Duke track heads to ACC Championships anticipating stiff competition
The Blue Devils begin three days of competition at the ACC Championships Thursday in Clemson, S.C., where the field will feature the conference's toughest competition to date.
At last year’s ACC Championships, the Blue Devils took third on the women’s side and fifth on the men’s side. That performance will be increasingly difficult to replicate following the expansion of the ACC to include Notre Dame, Syracuse and Pittsburgh among the field's competitors.
“We think we are better than we have ever been,” director of track and field Norm Ogilvie said. “I think this will prove to be one of the best track and field meets that Duke has ever had. I think everybody is anxious to compete. We feel ready and well prepared.”
The women enter this weekend at No. 24 on the most recent U.S. Track and Field and Cross Country Coaches Association Poll. The Blue Devils are second on both the men’s and women’s sides in the Southeast region, with the men sitting behind conference rival North Carolina.
Both the men and women outscored the Tar Heels in team competition at the Carolina Cup in January, which gives the team confidence heading into the championships this weekend.
“We think we can challenge for the win if we have a lot of good things happen,” Ogilvie said. “But track meets have a lot of moving parts, and a lot of things can happen.”
Duke hopes to capitalize on its strength in the women's pentathlon and men's heptathlon at the beginning of the meet to get out to an early lead.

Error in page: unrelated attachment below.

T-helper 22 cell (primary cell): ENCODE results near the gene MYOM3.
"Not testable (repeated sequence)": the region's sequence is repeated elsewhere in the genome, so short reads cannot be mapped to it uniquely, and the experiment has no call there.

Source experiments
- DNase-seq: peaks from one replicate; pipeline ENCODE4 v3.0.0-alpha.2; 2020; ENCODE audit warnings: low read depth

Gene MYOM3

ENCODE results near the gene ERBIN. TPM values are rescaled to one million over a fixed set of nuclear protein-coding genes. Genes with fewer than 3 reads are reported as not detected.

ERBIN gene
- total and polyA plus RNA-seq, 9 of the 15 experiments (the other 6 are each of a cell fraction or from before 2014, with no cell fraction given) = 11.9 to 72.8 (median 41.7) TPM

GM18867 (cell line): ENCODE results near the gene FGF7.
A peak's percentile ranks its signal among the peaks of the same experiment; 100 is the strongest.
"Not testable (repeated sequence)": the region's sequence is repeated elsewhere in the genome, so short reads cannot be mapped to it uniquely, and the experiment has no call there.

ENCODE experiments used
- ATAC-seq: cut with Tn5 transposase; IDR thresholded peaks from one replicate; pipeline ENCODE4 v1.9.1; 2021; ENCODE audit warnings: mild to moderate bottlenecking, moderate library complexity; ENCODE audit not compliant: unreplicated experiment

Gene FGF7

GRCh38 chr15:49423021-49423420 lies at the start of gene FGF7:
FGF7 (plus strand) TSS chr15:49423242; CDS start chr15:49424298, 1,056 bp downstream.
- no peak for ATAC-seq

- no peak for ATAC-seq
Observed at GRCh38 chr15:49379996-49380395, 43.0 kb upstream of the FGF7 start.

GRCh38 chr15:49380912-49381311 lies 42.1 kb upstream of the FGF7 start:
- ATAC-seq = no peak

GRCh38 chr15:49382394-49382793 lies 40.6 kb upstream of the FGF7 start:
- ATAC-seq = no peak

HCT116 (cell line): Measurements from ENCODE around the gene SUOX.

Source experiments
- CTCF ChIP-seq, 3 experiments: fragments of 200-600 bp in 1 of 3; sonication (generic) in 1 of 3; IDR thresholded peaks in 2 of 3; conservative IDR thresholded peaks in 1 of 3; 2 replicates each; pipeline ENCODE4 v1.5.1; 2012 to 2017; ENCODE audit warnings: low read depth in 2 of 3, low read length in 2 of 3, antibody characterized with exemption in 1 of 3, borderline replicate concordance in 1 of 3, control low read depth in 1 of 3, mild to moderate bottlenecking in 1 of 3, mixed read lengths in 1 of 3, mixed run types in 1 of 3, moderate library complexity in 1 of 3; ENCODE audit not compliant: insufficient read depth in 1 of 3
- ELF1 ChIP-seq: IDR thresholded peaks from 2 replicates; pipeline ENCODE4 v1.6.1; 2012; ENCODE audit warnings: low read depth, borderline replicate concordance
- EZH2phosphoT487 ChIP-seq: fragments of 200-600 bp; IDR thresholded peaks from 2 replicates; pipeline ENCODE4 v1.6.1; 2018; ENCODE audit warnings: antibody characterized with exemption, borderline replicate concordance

Karli Jonnohot holds the Blue Devils’ school record in both the pentathlon and the high jump. Her season-best pentathlon score of 4,038 points places her at No. 14 in the nation and is the third-best score in the ACC.
Curtis Beach is poised to end his collegiate career in impressive fashion. The redshirt senior is ranked third in the nation in the heptathlon and holds a season-best score of 5,427 points.
But some of the conference's stiffest competitions will also challenge Duke in some of the Blue Devils' strongest events.
Sophomore Megan Clark enters the meet at the top of the conference in the pole vault, ranked third in the nation with her vault of 14 feet, 3 1/2 inches in early February. Martina Schultze of Virginia Tech sits three places behind her with a season-best height of 14 feet, 2 1/2 inches.
The women’s distance events—the 3,000 meters and the 5,000 meters—also pose tough competition for the Blue Devils.
“The event is extremely deep,” Ogilvie said. “But fortunately we have one of the best of all in Juliet Bottorff.”
The graduate student has posted the ACC’s top time in the 5,000 meters at 15:49.80. Her season-best time of 9:18.88 in the 3,000-meter race places her two seconds behind Annie Lehardy of North Carolina.
Duke’s Nate McClafferty is undefeated in the mile this year, yet enters the meet ranked 16th in the event. Four ACC athletes have already broken the 4-minute mark this season. McClafferty's season-best mile time is 4:06.59, which Ogilvie said would be good enough to compete for a conference title pre-expansion.
“There were lots of years where you could go 4:06 and win,” Ogilvie said. “This year it is a tough event.”
The Blue Devils will need to post the nation’s top times in scores in order to advance to the NCAA Championships, regardless of place within the conference. At the conclusion of the qualifying period on Sunday, the top 16 athletes in individual events and the top 12 relays will advance to compete in Albuquerque, N.M., in March.